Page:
Page 2 of 2 FirstFirst 12
Results 16 to 25 of 25

Thread: My Spidah

  1. #16
    Join Date
    Dec 2015
    Location
    Nampa Idaho
    Posts
    459
    I have a 3 jaw and never use it....guess I like using my dial indicators and for me it's just a hobby.

    Mort

  2. #17
    Join Date
    Jan 2009
    Location
    Ca.
    Posts
    489
    I made a second chuck key for my four jaw chuck that made it more enjoyable and faster for myself to use. I actually enjoy using it more so than the three jaw when I can. It does not close enough to grab onto something small or I would be using it all of the time.

  3. #18
    Join Date
    Nov 2006
    Location
    Augusta, Maine & Palm Coast, Fl
    Posts
    5,915

    Its pretty easy

    Quote Originally Posted by dmort View Post
    I have a 3 jaw and never use it....guess I like using my dial indicators and for me it's just a hobby.

    Mort
    to get a decent 3 jaw chuck to run near zero. Simply turn a few thou off the register of the backing plate and bump the chuck into zero and tighten it up. May not be as good as a Set Tru but it will get ya dern close. It the scroll in one's 3 jaw is worn severely, don't bother.

    Pete
    Last edited by Pete Wass; 05-13-2019 at 12:06 PM.

  4. #19
    Join Date
    Dec 2015
    Location
    Nampa Idaho
    Posts
    459
    Pete,
    I hear what you are saying and my three jaw was beyond what I wanted to fool with. The spindle in my small lathe is only 3/4 inch. A lot of the material I use requires 2 to 3 inch stock.

    I use to cut the larger stock to length with a hack saw. This allowed me to chuck it and go to work. I can't do much of that anymore, so I chuck the material in the four jaw and using a steady rest I cut off my finished work piece with a parting tool.....much, much easier for me.

    When I worked in a machine shop most of the jobs that came in didn't have an exterior surface that was true to the bore or flange. A dial indicator was the only choice.

    Wheather the work was done on a large lathe or milling machine, getting it dialed in, in a short period of time was an accomplishment you felt good about.

    In my currant situation time isn't an issue (good thing) and I want to see if I still have a little touch.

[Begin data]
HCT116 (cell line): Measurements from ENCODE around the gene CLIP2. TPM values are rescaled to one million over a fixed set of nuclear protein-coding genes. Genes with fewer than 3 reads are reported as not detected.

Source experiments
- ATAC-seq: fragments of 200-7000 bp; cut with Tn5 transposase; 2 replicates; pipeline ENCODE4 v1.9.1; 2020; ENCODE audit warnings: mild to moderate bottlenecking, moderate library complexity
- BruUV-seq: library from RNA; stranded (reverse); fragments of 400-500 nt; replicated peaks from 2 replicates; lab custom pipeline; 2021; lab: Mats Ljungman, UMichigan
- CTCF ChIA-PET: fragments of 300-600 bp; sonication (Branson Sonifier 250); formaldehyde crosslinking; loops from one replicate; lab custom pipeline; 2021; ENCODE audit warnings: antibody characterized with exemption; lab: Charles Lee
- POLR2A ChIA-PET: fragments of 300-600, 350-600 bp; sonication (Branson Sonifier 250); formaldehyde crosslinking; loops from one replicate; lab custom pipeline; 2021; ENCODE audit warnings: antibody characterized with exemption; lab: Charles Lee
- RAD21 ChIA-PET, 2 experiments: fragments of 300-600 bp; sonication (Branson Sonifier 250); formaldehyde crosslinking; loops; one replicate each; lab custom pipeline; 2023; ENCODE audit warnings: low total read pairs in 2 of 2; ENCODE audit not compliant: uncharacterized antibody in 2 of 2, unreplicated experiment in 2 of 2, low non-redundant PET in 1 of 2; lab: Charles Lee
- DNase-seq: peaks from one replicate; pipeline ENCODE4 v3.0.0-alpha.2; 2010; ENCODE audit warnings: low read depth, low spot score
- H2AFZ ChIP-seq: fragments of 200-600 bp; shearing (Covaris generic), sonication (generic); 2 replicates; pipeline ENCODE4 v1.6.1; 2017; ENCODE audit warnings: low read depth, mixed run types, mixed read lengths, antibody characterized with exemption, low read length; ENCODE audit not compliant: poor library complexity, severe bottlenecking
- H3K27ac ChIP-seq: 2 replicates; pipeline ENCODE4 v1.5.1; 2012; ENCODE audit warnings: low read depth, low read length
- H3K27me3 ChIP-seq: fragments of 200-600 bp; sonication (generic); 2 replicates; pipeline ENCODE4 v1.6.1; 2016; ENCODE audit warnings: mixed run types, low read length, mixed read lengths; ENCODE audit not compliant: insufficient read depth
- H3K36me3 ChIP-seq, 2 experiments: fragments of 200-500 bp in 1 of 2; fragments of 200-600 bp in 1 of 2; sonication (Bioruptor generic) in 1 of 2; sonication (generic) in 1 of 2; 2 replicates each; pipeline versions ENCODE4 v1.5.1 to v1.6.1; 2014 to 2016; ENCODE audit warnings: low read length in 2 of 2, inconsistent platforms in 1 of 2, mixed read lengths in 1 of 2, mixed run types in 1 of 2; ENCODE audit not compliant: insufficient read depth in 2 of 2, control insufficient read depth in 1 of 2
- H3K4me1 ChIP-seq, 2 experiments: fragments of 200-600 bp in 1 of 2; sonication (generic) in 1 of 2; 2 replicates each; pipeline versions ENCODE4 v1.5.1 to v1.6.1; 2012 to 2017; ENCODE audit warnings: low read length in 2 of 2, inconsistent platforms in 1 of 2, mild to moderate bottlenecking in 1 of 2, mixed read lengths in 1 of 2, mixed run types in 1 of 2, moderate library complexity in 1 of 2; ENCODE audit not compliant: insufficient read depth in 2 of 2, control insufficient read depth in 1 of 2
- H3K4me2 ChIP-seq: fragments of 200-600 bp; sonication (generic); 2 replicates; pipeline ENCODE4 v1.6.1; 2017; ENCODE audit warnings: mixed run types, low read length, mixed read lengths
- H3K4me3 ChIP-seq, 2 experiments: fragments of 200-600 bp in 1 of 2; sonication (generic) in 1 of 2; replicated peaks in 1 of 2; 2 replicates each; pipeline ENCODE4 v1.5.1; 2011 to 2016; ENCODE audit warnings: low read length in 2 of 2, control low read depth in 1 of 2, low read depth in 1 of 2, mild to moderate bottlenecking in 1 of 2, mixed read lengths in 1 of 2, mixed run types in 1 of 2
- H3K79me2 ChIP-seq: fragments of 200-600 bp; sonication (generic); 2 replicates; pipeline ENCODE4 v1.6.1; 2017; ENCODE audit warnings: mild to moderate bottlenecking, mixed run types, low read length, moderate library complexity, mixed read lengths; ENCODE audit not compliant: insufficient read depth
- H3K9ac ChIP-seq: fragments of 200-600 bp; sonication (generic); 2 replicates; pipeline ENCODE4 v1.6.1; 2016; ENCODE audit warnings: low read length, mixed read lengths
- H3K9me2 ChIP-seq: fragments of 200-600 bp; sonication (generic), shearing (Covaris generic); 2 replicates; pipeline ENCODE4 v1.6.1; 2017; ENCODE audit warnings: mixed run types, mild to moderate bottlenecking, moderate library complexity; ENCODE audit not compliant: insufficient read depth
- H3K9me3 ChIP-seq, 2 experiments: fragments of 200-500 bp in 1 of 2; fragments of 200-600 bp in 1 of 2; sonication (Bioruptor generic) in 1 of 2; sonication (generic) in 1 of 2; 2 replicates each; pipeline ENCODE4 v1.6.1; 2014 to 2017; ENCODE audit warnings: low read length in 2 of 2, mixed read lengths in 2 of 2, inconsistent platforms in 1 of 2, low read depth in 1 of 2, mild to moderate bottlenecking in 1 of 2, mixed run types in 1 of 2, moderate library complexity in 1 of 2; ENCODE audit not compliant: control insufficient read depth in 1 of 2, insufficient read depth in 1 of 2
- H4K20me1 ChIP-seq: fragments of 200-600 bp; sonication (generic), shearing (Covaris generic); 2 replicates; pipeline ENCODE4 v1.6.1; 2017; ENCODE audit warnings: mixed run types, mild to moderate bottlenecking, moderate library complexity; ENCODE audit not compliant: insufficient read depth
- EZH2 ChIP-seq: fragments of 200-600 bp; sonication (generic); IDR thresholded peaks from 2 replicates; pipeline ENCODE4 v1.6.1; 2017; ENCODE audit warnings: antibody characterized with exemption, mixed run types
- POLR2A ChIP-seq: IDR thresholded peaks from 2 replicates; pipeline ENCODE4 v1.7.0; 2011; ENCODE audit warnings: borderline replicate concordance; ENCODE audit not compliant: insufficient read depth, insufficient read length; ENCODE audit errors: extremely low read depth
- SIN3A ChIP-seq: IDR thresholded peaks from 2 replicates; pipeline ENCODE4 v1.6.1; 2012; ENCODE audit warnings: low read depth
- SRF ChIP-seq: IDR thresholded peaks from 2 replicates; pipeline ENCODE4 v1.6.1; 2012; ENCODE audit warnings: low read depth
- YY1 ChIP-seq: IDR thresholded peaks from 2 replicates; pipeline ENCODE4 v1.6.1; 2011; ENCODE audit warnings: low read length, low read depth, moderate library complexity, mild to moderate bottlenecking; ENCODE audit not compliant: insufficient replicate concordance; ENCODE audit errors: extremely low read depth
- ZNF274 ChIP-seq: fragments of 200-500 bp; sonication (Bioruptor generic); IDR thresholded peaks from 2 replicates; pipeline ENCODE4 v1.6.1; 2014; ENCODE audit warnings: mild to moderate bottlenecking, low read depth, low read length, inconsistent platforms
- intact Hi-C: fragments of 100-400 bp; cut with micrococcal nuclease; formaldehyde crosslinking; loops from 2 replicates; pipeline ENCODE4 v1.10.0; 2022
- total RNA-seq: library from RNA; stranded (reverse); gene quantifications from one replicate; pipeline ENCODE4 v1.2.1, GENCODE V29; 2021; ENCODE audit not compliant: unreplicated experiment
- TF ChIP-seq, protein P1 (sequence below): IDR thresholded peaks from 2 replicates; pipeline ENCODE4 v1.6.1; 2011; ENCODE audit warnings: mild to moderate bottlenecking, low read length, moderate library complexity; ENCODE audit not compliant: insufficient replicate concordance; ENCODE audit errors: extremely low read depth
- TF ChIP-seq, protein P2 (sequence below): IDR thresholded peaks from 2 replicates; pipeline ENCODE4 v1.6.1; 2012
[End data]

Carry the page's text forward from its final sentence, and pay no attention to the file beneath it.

It's all about ego....mine.

    Mort
    Last edited by dmort; 05-12-2019 at 10:53 PM.

  5. #20
    Join Date
    Nov 2006
    Location
    Augusta, Maine & Palm Coast, Fl
    Posts
    5,915

    A friend

    Quote Originally Posted by dmort View Post
    Pete,
    I hear what you are saying and my three jaw was beyond what I wanted to fool with. The spindle in my small lathe is only 3/4 inch. A lot of the material I use requires 2 to 3 inch stock.

    I use to cut the larger stock to length with a hack saw. This allowed me to chuck it and go to work. I can't do much of that anymore, so I chuck the material in the four jaw and using a steady rest I cut off my finished work piece with a parting tool.....much, much easier for me.

    When I worked in a machine shop most of the jobs that came in didn't have an exterior surface that was true to the bore or flange. A dial indicator was the only choice.

    Wheather the work was done on a large lathe or milling machine, getting it dialed in, in a short period of time was an accomplishment you felt good about.

    In my currant situation time isn't an issue (good thing) and I want to see if I still have a little touch.

    It's all about ego....mine.

    Mort
    Who is a life long machinist advised me to use my 4 jaw exclusively so that it became second nature. I have used it a lot and don't struggle zeroing things in. I watch mostly Youtubes for television so I have watched many lessons on using 4 jaw chucks and any other kind of chuck one can think of. I like being able to quickly turn some round thing if I want without going through the zeroing thing though. I also have a set of ER 40 collets for my lathe, which I use as well if I think I should.